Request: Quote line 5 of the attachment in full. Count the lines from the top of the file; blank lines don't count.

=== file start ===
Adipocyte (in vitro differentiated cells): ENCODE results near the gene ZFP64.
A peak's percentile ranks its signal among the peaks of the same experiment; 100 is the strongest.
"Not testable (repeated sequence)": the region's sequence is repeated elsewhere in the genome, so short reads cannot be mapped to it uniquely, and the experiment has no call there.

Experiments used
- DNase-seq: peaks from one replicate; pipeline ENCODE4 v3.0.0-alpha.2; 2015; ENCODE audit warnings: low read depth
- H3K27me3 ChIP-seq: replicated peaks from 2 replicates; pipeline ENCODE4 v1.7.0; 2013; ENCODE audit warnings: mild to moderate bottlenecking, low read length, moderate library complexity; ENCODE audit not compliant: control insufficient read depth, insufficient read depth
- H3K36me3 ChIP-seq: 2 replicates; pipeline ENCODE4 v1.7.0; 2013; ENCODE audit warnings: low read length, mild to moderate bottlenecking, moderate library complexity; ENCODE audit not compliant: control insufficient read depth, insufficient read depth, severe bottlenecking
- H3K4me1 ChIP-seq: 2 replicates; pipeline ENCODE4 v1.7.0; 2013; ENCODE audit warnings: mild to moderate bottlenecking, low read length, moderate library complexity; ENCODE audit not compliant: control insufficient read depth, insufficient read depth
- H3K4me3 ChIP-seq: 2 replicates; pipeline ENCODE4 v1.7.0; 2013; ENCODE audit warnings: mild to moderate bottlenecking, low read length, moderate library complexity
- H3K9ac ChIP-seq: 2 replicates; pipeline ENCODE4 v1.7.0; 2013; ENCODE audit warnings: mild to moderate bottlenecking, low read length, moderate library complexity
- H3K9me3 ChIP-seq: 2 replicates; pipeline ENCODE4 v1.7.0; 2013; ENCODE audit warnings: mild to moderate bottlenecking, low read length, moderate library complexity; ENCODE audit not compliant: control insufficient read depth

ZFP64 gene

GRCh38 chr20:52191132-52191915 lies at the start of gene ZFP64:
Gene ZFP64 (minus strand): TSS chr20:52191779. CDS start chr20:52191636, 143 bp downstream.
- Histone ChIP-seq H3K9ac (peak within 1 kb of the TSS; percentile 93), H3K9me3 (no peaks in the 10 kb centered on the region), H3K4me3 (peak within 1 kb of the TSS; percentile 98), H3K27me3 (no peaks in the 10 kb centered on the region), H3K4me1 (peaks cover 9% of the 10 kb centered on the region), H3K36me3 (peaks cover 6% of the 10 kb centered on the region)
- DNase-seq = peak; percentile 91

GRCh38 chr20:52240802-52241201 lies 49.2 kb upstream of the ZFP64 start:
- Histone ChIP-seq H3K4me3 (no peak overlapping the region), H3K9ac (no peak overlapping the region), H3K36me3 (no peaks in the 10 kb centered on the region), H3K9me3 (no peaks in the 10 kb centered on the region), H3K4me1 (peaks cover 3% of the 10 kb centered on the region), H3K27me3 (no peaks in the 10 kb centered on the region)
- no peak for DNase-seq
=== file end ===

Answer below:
- DNase-seq: peaks from one replicate; pipeline ENCODE4 v3.0.0-alpha.2; 2015; ENCODE audit warnings: low read depth